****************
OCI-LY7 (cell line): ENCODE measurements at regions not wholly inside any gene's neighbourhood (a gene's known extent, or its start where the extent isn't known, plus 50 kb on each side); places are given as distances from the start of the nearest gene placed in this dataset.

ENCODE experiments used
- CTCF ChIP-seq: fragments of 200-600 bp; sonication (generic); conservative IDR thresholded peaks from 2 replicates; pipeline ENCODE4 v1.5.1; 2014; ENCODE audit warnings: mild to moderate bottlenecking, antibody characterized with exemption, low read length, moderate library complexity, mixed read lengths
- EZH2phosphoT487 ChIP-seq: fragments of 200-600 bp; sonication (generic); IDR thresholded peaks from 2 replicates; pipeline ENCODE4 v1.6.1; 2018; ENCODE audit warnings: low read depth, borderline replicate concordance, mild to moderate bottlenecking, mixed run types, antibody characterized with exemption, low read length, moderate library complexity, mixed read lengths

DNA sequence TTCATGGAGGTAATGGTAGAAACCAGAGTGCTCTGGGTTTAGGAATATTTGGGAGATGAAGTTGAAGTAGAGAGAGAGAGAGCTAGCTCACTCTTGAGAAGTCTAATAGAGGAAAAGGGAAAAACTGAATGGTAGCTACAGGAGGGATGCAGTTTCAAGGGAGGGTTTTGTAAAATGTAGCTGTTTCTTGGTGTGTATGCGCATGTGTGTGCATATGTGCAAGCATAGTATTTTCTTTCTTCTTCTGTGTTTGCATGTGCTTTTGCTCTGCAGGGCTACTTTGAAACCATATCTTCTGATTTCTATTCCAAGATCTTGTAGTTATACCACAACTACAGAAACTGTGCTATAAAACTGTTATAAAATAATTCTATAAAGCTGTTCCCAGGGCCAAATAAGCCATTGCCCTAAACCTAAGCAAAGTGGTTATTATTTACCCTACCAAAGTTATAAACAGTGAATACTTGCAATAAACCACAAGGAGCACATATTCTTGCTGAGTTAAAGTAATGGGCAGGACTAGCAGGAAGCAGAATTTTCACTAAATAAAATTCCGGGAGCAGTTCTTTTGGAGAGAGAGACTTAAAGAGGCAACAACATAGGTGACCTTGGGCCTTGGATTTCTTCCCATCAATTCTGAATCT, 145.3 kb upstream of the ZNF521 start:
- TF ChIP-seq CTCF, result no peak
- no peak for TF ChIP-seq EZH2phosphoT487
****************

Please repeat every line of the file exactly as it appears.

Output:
OCI-LY7 (cell line): ENCODE measurements at regions not wholly inside any gene's neighbourhood (a gene's known extent, or its start where the extent isn't known, plus 50 kb on each side); places are given as distances from the start of the nearest gene placed in this dataset.

ENCODE experiments used
- CTCF ChIP-seq: fragments of 200-600 bp; sonication (generic); conservative IDR thresholded peaks from 2 replicates; pipeline ENCODE4 v1.5.1; 2014; ENCODE audit warnings: mild to moderate bottlenecking, antibody characterized with exemption, low read length, moderate library complexity, mixed read lengths
- EZH2phosphoT487 ChIP-seq: fragments of 200-600 bp; sonication (generic); IDR thresholded peaks from 2 replicates; pipeline ENCODE4 v1.6.1; 2018; ENCODE audit warnings: low read depth, borderline replicate concordance, mild to moderate bottlenecking, mixed run types, antibody characterized with exemption, low read length, moderate library complexity, mixed read lengths

DNA sequence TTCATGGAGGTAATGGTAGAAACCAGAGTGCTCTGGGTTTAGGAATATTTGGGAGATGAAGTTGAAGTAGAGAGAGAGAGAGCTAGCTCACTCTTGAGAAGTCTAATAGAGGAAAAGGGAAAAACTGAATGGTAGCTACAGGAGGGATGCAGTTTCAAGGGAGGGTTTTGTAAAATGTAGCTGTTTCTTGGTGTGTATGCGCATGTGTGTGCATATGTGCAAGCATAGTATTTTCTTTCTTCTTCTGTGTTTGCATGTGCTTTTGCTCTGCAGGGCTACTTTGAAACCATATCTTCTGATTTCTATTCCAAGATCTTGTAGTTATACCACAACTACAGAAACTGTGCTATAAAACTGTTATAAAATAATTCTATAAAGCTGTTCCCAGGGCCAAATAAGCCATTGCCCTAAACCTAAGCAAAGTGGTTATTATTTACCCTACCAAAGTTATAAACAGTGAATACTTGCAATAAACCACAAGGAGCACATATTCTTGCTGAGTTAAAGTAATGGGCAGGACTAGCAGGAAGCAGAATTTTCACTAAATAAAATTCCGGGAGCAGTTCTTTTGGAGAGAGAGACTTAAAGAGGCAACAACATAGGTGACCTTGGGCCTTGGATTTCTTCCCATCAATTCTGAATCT, 145.3 kb upstream of the ZNF521 start:
- TF ChIP-seq CTCF, result no peak
- no peak for TF ChIP-seq EZH2phosphoT487